Delrin, used where exposed to sunlight, degrades, albeit slowly. That may not be true of all Delrin, for some may have a UV blocker in its composition (I don't know). I'm speaking from a personal experience, whereby Delrin fittings on a boat I used to own responded poorly.

Harold
Wise people talk because they have something to say. Fools talk because they have to say something.

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warmstrong1955
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Joined: Thu Mar 18, 2010 2:05 pm
Location: Northern Nevada

Re: Patio's projects

Postby warmstrong1955 » Sun Mar 06, 2016 8:13 pm

I tried several different plastics, starting with Teflon, the material of the one I copied, making some long, plain front head bearings for some rock drills.

I found that cast nylon, unlike regular nylon, machines much more like Delrin. Non 'hairy' like regular nylon.
Oil filled cast nylon is even better. Comes out shiny like Teflon. Ugly muckle-dee-dung green though....and the shade varied between batches. Not quite what you want to use for a control knob.....unless you like muckel-dee-dung green.

Best part was, the oil filled cast nylon cost less, machined easier, and held up better than all the other plastics I tried. They lasted about 6 times longer than the Teflon.

Bill
Today's solutions are tomorrow's problems.

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GlennW
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Re: Patio's projects

Postby GlennW » Sun Mar 06, 2016 11:09 pm

warmstrong1955 wrote:.....unless you like muckel-dee-dung green.

Is that on the Ralph Lauren or the Martha Stewart color chart?
Glenn

Operating machines is perfectly safe......until you forget how dangerous it really is!

Patio
Posts: 1054
Joined: Wed Oct 06, 2010 3:14 pm
Location: Centralia Wa

Re: Patio's projects

Postby Patio » Mon Mar 07, 2016 2:19 am

Jack, I know how you feel! :)

Live aboard, I am still learning and this was one of the few times I have turned Delrin. I have never turned nylon, so I have nothing to add. And the beauty of this board is that other do have knowledge and something to add, so I defer to them.

Thanks Bill, for the info on the machinability of some nonmetallic materials.


Today I got a little time in the shop, I was the janitor. Drained my parts washer today. Pumped out would be more true on the method. The drain for the tank is about half way back and a little to one end underneath. There is also a shelf under the tank, which I use for my lathe chucks and accessories, making it difficult to "drain". I have a cheapo, hand operated transfer pump, that works well enough, and is what I used today. Once the tank was empty, I took advantage and installed a proper drain valve. Now I can drain easily into a bucket. While at it, I made a proper drain for my upright air compressor. No more getting on my knees with my face on the floor to open the valve.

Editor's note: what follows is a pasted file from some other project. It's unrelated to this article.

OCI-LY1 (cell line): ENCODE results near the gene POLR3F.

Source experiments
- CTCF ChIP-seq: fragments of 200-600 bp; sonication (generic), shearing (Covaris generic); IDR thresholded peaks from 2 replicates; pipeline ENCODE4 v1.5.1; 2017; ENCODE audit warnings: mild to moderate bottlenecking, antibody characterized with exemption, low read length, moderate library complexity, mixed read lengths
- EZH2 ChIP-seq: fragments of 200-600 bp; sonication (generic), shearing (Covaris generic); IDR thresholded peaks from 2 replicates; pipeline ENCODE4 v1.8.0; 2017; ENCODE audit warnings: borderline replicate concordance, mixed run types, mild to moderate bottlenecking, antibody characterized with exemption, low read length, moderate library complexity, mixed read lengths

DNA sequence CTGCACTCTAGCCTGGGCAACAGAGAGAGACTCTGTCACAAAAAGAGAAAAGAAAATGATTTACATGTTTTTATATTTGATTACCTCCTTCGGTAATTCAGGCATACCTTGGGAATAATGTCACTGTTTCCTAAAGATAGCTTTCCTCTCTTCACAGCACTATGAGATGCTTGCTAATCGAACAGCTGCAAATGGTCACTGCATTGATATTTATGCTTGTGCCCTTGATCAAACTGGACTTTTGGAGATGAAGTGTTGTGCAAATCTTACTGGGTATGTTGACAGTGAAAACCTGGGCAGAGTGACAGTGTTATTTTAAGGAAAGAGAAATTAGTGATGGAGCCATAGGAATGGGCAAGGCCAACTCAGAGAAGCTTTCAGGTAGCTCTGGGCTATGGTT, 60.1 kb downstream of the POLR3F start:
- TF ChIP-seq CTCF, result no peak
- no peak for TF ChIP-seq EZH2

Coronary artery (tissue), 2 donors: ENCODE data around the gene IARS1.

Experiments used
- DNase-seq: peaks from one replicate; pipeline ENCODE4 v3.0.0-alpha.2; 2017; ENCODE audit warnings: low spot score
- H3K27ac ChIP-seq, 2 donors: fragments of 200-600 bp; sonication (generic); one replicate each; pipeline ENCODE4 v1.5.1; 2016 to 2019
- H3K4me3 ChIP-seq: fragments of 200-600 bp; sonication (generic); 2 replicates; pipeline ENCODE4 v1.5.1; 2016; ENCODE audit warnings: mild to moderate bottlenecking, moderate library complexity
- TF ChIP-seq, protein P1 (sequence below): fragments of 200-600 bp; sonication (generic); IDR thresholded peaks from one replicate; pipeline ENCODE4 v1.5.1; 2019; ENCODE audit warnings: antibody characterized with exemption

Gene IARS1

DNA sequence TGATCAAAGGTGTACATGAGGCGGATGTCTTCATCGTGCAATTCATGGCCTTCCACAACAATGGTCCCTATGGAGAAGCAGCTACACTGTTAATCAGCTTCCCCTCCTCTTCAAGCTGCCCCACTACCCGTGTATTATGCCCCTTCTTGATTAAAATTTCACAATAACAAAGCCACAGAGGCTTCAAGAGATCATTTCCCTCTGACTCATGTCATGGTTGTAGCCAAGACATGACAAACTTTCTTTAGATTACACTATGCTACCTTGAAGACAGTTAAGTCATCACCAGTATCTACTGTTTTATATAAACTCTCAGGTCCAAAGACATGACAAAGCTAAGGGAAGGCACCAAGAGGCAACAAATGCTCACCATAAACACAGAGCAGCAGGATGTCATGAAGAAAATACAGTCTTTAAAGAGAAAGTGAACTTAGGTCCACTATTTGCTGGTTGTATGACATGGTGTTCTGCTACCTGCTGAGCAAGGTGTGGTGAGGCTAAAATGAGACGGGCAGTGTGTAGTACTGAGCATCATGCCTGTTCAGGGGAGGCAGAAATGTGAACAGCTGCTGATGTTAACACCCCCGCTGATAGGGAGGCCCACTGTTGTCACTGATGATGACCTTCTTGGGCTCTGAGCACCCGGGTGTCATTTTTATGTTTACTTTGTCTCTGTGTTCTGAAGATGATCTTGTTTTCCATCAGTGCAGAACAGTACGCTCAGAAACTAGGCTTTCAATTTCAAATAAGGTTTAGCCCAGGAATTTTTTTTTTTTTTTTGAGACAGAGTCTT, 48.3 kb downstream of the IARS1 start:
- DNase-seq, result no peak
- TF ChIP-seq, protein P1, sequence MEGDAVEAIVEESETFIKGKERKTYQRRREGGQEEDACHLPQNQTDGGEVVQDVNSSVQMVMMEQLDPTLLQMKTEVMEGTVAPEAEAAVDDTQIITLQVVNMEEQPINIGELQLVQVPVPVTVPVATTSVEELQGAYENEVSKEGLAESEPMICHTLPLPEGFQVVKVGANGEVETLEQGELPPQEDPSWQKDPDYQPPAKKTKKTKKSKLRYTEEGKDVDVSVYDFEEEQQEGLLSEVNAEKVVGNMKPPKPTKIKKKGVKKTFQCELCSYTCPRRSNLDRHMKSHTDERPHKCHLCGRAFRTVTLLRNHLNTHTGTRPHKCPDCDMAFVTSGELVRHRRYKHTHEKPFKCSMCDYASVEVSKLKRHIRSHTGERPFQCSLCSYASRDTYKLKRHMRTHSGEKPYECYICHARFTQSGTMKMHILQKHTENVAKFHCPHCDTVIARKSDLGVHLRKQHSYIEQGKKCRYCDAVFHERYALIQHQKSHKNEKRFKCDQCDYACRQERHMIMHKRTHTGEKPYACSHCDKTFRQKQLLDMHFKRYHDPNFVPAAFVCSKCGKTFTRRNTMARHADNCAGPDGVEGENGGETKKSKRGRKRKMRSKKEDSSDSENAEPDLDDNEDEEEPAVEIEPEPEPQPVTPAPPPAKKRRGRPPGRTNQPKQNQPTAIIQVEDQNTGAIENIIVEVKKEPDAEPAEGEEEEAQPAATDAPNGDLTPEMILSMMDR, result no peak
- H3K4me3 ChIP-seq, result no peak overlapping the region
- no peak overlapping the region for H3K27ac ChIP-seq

Parts washer.
20160306_230100a.jpg


Air Compressor.
20160306_225952a.jpg


The compressor drain soon will get a shorter nipple and a new ball valve, for better protection and ease of use.
Live for the moment!
Prepare for tomorrow!
Forgive the past!

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liveaboard
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Re: Patio's projects

Postby liveaboard » Mon Mar 07, 2016 3:18 am

Thanks for sharing your wisdom guys.
Yes, I know how sunlight will kill most everything organic. I lived in India for many years.
I mostly keep the tractor under cover, so I think the Delrin would be a good material for this, and some other similar jobs that are primarily decorative.
I'll have to order it from the UK, so it will be a while before I get it.

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warmstrong1955
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Re: Patio's projects

Postby warmstrong1955 » Mon Mar 07, 2016 12:55 pm

GlennW wrote:
warmstrong1955 wrote:.....unless you like muckel-dee-dung green.

Is that on the Ralph Lauren or the Martha Stewart color chart?


Martha Stewart of course....from her 'Early American Bad Taste' Collection.

:D

Attached is one of the things I made from the leftovers of the Muckel-dee-dung Oil-filled cast Nylon 6, since I can't find any other pics of the stuff.....there ya go.
It is pleasant to machine.
You make the call on the color! :wink:
I wouldn't want to make a gear shift knob for my Jeep out of the stuff......

Rod Roller.jpg


Bill
Today's solutions are tomorrow's problems.